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This book looks at how treating Addiction as a disease can radically improve outcomes by using a holistic approach that balances the biological, psychological, social, and spiritual aspects of treatment needed for recovery. Whether you suffer from Addiction, know someone who does, or work in the healthcare field, Addiction is Addiction provides a comprehensive path to understanding, living with, and recovering from the disease.
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Addiction is Addiction with Dr. Raju Hajela
Book review By Eric Fisher, BSc, MSc, CCC, Health Upwardly Mobile
Addiction Is Addiction is a book communicating the importance of congruence in today’s treatment of a disease that’s as baffling as it is cunning. One of the key themes is the need for an individual to engage in holistic recovery treatment encompassing the biological, psychological, social, and spiritual dimensions. The book gives a plethora of knowledge about Addiction that up to the present has missed the mark in consistency for, but not limited, to public education and policy. Within the pages, there is a precise language concerning Addiction which is refreshingly simple, consistent, and without confusion.
The book begins with an introduction to make it clear that the purpose of the writing was to assist people in becoming more aware and understanding Addiction as a disease, not merely a moral failing or a personal weakness. Brief summaries of each upcoming chapter are given in the section. There is even an Addiction self-test at the end of the introductory portion.
The first chapter is about understanding the disease of Addiction, which includes areas of the brain impacted by the disease. A primary topic discussed is answering the question as to why Addiction is seen as a disease, as well as information about tolerance and withdrawal. Certain factors that contribute to the manifestation of Addiction as outlined by ASAM (American Society of Addiction Medicine) are present. Again, simplicity is noted in five different facets that characterize the disease, which are “the inability to consistently abstain, impairment in behavioral control, craving or increased hunger for drugs or rewarding experiences, diminished recognition of significant problems with one’s behaviors and interpersonal relationships, and a dysfunctional emotional response” (p. 13-14). These five facets are described in detail. Depression and trauma are also discussed in how they are associated with Addiction.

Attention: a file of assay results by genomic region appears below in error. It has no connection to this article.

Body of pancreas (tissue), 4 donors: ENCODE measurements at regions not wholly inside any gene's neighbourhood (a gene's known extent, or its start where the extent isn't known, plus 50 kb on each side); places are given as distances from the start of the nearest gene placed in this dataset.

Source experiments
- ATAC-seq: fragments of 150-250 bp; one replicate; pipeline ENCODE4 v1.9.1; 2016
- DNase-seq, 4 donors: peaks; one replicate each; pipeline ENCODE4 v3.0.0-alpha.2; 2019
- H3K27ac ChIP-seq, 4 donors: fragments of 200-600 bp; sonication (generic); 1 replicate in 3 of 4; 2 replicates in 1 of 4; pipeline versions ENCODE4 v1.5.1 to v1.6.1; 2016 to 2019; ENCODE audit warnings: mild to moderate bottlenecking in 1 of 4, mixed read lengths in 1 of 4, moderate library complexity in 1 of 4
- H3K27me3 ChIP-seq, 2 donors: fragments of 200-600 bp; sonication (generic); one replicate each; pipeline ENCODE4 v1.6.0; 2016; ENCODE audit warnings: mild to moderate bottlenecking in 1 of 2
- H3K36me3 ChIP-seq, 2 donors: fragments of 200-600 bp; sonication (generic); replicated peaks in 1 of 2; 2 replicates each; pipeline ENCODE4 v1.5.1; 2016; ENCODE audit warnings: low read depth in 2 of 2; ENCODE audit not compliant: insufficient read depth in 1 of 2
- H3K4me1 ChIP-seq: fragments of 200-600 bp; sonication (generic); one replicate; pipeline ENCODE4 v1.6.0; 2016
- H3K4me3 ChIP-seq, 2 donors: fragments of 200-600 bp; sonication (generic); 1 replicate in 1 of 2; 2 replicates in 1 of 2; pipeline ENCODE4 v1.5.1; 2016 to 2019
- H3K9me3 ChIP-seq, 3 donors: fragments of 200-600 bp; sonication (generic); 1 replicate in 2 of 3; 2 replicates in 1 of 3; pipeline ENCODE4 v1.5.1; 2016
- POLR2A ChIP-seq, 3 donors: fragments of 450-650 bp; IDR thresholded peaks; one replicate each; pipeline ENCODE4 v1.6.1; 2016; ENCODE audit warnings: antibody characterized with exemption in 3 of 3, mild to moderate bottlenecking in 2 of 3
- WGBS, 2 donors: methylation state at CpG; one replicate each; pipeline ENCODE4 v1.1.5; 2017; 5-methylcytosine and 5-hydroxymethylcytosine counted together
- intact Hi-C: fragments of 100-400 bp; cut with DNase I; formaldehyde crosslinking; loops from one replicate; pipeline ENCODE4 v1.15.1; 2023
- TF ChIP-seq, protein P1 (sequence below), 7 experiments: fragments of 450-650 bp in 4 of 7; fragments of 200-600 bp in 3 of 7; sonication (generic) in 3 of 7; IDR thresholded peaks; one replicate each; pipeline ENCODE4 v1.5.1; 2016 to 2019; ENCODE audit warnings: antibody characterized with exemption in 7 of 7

Chapter two discuses the historical narrative of Addiction and the roots of the definition of Addiction as documented by ASAM. The first sentence of ASAM’s definition of addiction states “Addiction is a primary, chronic disease of brain reward, motivation, memory, and related circuitry” (p. 30). Different case histories are brought up with each case highlighting at least one of the five characteristics of Addiction, such as the inability to consistently abstain.
Chapter three discusses the features of addictive thinking. The chapter starts with talking about addictive thinking in a general sense. The information then moves into specific features of addictive thinking, such as all-or-nothing thinking, rationalization, denial, projection and minimization. The Johari Window, journaling, and healthy self-talk are emphasized as important recovery tools. One key mention is a fact often overlooked in treatment circles: addictive thinking comes before addictive behaviors and relapse. The need for a strong spiritual connection in recovery is stressed.
Chapter four emphasizes addictive feeling concerning Addiction. The distinction is made in the text between feelings and emotions. It is keenly noted that feelings are neither good nor bad, but it is important in recovery to learn how to process feelings in a healthy manner. Guilt, shame, anger, pride, resentment, pain, grandiosity, minimization, and exaggeration are explored in depth. Recovery tools are given for processing the feelings in a healthy manner.